Erik Aus- Centennial
Keith Hendrickson - Virginia
Tom McFarlane - Cloquet
Dave Morinville - Moorhead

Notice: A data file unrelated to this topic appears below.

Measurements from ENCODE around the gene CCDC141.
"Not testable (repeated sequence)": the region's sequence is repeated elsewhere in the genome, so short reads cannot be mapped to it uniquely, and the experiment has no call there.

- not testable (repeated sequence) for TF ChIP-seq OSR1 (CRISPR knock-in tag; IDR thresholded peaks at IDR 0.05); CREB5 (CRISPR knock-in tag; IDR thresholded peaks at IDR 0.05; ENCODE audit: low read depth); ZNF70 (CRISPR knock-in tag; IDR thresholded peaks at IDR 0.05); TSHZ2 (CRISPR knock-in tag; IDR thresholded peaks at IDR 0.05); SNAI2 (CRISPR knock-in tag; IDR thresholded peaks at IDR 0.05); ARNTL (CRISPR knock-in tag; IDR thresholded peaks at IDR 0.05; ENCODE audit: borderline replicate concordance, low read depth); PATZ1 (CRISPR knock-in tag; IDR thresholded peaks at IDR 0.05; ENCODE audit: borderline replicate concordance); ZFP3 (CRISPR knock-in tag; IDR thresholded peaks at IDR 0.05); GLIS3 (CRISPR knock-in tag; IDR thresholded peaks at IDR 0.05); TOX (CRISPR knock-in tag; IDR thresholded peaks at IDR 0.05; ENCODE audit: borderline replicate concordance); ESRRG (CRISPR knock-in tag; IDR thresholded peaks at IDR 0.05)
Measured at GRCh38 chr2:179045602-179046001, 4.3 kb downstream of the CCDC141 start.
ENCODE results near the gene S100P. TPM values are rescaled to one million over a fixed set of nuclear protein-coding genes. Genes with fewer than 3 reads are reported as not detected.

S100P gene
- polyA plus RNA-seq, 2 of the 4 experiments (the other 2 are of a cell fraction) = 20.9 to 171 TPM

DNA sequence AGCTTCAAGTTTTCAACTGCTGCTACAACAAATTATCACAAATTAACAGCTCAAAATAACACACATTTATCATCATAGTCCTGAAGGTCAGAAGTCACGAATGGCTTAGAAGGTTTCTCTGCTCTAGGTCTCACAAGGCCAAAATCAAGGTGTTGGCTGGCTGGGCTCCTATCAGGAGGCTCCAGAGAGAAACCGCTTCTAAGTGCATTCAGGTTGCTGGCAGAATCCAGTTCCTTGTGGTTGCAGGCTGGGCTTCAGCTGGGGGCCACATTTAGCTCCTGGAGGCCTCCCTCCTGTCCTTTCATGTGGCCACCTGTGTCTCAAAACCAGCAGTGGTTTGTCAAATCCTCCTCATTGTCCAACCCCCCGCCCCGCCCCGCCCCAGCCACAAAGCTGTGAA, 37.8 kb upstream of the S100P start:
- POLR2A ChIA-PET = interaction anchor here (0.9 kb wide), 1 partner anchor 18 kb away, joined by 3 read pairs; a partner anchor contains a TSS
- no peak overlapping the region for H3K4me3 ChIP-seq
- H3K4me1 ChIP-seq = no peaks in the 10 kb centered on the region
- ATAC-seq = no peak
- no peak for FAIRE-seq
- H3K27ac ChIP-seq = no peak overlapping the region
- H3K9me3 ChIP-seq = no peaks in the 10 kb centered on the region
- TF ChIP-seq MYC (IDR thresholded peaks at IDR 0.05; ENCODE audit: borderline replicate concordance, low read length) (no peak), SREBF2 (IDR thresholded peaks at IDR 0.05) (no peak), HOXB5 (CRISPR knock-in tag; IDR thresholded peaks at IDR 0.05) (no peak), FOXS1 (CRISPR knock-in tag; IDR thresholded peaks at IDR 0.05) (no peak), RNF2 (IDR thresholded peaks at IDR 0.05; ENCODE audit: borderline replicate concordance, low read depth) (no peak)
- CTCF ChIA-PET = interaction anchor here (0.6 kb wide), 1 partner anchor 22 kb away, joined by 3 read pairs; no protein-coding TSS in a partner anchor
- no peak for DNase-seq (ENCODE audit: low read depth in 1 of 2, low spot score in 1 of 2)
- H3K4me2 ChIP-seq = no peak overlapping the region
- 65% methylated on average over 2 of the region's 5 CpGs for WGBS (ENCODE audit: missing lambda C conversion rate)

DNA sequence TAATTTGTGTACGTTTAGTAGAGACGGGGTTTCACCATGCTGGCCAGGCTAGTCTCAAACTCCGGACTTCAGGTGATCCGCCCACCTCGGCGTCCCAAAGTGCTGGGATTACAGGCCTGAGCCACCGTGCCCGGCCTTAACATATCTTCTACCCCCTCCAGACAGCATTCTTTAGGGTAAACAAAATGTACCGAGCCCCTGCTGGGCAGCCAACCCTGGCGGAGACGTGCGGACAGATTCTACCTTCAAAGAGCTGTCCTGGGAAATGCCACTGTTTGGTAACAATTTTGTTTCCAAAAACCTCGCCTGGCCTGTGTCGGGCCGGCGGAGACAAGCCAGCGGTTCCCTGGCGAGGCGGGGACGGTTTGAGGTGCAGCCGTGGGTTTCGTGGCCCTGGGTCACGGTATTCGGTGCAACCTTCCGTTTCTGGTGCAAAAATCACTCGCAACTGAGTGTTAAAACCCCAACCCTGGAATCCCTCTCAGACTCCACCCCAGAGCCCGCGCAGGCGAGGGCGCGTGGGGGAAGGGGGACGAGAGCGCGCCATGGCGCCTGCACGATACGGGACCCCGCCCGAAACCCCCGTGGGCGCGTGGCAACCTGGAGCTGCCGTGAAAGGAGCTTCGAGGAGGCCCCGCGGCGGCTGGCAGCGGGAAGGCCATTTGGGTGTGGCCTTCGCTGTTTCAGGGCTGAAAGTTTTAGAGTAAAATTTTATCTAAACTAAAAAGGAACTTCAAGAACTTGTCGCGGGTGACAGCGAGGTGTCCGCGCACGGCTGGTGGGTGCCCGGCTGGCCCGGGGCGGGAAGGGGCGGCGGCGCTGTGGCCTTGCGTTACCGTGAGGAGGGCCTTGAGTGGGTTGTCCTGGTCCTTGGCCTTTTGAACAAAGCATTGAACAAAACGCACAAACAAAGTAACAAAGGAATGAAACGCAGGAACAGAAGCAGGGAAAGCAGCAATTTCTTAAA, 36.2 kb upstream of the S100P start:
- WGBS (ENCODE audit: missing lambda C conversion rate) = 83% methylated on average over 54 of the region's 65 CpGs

When Erik Aus stepped down as the head coach at Centennial in 2011, he had spent more than half of his 49 years behind the bench. And, while people might look at Centennial’s program today and think it was easy to coach a perennial power like the Cougars, the modern version looks nothing like the program Aus inherited in 1987. Aus grew up in Roseville where he played hockey at Kellogg High School for his father, Minnesota Hockey Coaches Association Hall of Famer, Whitey Aus. He continued playing in college at St. Olaf, then immediately landed an assistant coaching job at Northfield High School. After one year in Northfield, Aus moved on to Faribault High School where he was the head coach of the Falcons for three years. In 1987 Erik was named the head coach at Centennial High School, in the northern metro suburb of Circle Pines. The program had been in existence for a number of years but had yet to achieve even modest success. When Aus arrived, in fact, there was no arena in town. He knew if the program was ever going to thrive, the youth program needed a home base and building a rink became priority number one. In January of 1991 the new rink opened. The kindergarten and preschool kids that started playing hockey in 1991 became state high school champions in 2004. One of Coach Aus’s proudest accomplishments is winning that championship with players that were all developed in the Centennial youth program. By the time he retired in 2011, Centennial’s hockey program was arguably the strongest in the state. In a 24 year career there Aus achieved a record of 393-184-27, won eight conference championships and one state championship. Numerous players moved on to play college hockey and a half dozen went on to play professionally. He remains a loyal and ardent supporter of the Centennial hockey program.